The genetic distance estimated by Jaccard's similarity coefficient among 160 accessions was used to construct the UPGMA dendrogram (Figure 2). In Group 1 (C1), there is a grouping of accessions, with most genotypes from the states of Sergipe and Bahia. In the second subgroup (C2), consisting of accessions MS, MR, IT and SO, from the states of Ceará and Sergipe, it can be observed that MR-3 (0.08) and LA-8 (0.16) are the most distant. It is noteworthy that a distinction can be found between many accessions within subgroups in the dendrogram, suggesting the existence of differentiation between accessions of the same origin. The C3 group is formed by accessions from regions AR3, CV and LA, and the LA-10 and LA-7 pair is the most similar (0.94). The C4 group is composed of the CR1-2 genotype. This distance may indicate a strong differentiation process, which is the consequence of genetic erosion, whereby accessions are subject to fragmentation areas representing their sites of origin. This process can occur as a result of interbreeding between convergent and divergent individuals.

Bayesian analysis (Structure) was performed to analyze the genetic structure of the Jenipapo Germplasm Bank. Clustering was awarded to individuals for RPP based on the genotype. The Structure software estimates the most probable number of clusters (K) by calculating the log likelihood of data for each value of K and by ΔK statistics of Evanno et al. (2005). The best K to represent RPP genotypes was K = 3 (RPP1 the RPP3) (Figure 3). The first Reconstructed Populations (RPP1) includes 66 genotypes, with probability of membership (qI) > 80 %, represented by accessions AR3, AR4, IT, LA, MR and MS from the state of Sergipe, and CV from the state of Ceará. The second RPP (RPP2) consists of 35 genotypes and (qI) > 80 %, including accession BA (Bahia), in addition to CR1, CR2, CR3 and AR2 (AR2 and AR2-2-9) with (qI) < 80 %. The third RPP (RPP3) contains 59 genotypes, with probability of membership (qI) > 80 % in accessions AJ, AR1, AR2, CA, CR4 and CR5, including the CR3-10 genotype with (qI) < 80 %. The same technique has been used in other germplasm banks to identify variability and for the identification of sub-populations (Santos et al., 2011; Pereira-Lorenzo et al., 2008).

Genetic distances were also examined between individuals within the total population studied using a multivariate ordination (PCoA; Figure 4), where the first two principal coordinates explained 24 % of the total variability. The groups of accessions are clearly observed according to their variability as defined by the Structure software (Pritchard et al., 2000). The CR1-2 genotype is isolated as proposed by the UPGMA method, suggesting that this group is the most divergent. Comparing information between the UPGMA cluster and PCoA, it was observed that the groups formed by genotypes from Bahia, Ceará and Sergipe appear to be genetically related. The CR1-2 genotype shows the highest genetic difference.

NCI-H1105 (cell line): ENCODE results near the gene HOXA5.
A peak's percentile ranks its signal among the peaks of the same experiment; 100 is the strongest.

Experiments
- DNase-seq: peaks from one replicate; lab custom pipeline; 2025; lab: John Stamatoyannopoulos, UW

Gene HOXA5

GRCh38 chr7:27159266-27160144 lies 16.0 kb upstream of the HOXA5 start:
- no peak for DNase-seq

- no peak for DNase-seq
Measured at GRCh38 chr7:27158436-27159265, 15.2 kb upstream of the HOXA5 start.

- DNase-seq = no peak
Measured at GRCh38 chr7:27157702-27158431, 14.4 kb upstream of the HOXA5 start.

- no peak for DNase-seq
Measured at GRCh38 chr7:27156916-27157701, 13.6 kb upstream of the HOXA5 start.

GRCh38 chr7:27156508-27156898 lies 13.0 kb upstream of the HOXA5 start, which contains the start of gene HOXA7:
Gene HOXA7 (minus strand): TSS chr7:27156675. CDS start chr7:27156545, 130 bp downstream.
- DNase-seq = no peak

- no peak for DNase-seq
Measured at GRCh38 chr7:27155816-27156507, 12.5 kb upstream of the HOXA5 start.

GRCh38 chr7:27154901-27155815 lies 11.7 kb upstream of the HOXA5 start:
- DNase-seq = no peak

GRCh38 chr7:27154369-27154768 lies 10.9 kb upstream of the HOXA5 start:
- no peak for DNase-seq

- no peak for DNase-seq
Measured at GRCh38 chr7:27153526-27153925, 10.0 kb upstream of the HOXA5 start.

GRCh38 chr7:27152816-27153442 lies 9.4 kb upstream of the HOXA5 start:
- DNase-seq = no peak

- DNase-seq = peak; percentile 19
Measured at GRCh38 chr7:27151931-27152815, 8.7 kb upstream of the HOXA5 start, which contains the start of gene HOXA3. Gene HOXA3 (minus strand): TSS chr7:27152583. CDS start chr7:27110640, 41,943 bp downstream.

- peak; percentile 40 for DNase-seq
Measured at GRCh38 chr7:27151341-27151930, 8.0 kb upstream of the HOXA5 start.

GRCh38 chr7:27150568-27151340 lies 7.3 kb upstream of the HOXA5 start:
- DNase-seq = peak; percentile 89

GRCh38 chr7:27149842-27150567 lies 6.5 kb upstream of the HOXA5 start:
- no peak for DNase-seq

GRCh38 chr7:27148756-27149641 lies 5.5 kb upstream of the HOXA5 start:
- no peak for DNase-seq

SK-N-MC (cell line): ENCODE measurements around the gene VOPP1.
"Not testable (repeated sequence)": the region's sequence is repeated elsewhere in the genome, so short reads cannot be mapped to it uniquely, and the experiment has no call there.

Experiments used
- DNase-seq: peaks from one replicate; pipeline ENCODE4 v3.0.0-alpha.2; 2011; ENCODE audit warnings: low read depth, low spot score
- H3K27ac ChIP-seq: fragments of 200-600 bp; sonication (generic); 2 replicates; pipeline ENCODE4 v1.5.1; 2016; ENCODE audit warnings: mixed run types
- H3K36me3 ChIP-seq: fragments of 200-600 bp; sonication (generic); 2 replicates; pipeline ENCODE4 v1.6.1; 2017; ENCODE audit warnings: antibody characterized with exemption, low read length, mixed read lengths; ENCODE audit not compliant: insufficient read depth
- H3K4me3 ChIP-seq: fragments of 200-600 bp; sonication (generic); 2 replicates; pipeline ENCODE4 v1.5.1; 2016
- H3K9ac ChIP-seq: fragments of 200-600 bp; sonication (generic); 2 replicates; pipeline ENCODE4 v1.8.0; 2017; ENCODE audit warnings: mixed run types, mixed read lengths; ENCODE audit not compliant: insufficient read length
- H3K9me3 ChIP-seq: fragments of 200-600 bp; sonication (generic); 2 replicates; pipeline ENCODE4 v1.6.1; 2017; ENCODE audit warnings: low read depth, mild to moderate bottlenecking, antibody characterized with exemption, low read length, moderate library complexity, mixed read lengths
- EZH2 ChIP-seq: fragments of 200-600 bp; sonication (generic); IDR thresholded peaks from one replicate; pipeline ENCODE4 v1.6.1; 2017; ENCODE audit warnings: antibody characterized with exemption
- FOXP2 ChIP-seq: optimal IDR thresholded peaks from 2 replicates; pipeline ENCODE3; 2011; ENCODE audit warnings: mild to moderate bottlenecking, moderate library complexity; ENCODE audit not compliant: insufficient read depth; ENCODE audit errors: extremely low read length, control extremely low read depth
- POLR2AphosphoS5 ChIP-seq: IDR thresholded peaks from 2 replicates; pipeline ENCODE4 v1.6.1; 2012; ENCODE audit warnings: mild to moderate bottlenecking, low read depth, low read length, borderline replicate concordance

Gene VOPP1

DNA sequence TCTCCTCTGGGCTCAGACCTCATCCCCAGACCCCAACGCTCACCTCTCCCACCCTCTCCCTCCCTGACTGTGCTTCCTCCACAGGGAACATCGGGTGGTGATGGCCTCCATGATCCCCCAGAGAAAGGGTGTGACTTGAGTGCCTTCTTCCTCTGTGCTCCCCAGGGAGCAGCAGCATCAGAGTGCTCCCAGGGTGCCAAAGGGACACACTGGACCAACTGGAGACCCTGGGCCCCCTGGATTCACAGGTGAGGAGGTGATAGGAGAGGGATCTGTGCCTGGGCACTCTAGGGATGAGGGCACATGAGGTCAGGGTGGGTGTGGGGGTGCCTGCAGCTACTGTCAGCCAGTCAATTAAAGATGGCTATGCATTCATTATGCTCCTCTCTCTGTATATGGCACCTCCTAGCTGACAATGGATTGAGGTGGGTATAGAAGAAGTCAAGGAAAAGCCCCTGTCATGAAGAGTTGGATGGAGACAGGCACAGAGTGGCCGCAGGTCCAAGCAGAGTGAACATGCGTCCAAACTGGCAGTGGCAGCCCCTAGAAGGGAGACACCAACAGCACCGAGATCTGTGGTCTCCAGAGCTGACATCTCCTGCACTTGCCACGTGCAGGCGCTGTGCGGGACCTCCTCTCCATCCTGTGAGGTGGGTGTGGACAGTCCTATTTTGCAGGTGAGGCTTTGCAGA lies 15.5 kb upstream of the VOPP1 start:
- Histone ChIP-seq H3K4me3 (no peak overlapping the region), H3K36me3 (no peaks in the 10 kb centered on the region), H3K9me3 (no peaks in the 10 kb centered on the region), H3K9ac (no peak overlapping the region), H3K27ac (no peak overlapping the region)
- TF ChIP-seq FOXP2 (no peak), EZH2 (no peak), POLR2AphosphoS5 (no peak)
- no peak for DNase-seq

A large number of subjects are grouped in RPP1, similar to the larger number of genotypes in the CI group produced by the UPGMA cluster. Information on genetic diversity can help in implementing breeding programs, thus avoiding duplication or mixtures of genotypes in studies of germplasm conservation programs. The molecular characterization of the germplasm genetic structure and diversity can provide useful data to assist the breeder in identifying and selecting clones or relatives for establishing a breeding program.

In all analyses, accessions from the state of Bahia (BA) are genetically close to those from the state of Sergipe, in particular from the region of Lagarto (CR1, CR2 and CR3). It is possible to observe their isolation in the groups, which is confirmed by the structure analysis (RPP3), UPGMA and PCoA. The region showing the highest value is IT (0.26), followed by LA (0.24). Genetic diversity (H) is 0.14, with IT (0.17) also showing the highest value, followed by BA (0.16). The polymorphic loci show a total of 42 % among accessions (Table 4).

Low H value (0.14) suggests low diversity in germplasm. Under natural conditions, the H value is always expected to be different from zero, because individuals are likely to incorporate new alleles by crossing, even in small or fragmented populations, in addition to losses due to genetic drift. In this study, the Shannon Index (0.21) is considered to be moderate, most likely because the sample size is up to ten individuals. The values found are similar to those obtained by Silva et al. (2012), with an average value of 0.33 (I) and 0.22 (H), in accessions from the 'moringa' germplasm bank (Moringa oleifera L.) and by Silva et al. (2013) in neem germplasm (Azadirchta sp.), with 0.22 (I) and 0.14 (H). The results suggest the JGB needs new introductions to incorporate new alleles to increase the genetic diversity.

Conclusions

The genetic variation of Genipa Americana L. was efficiently determined using ISSR markers, identifying four distinct groups that can be used in the reclassification of accessions in future breeding and conservation programs. The CR1-2 genotype is genetically isolated from the other accessions.

References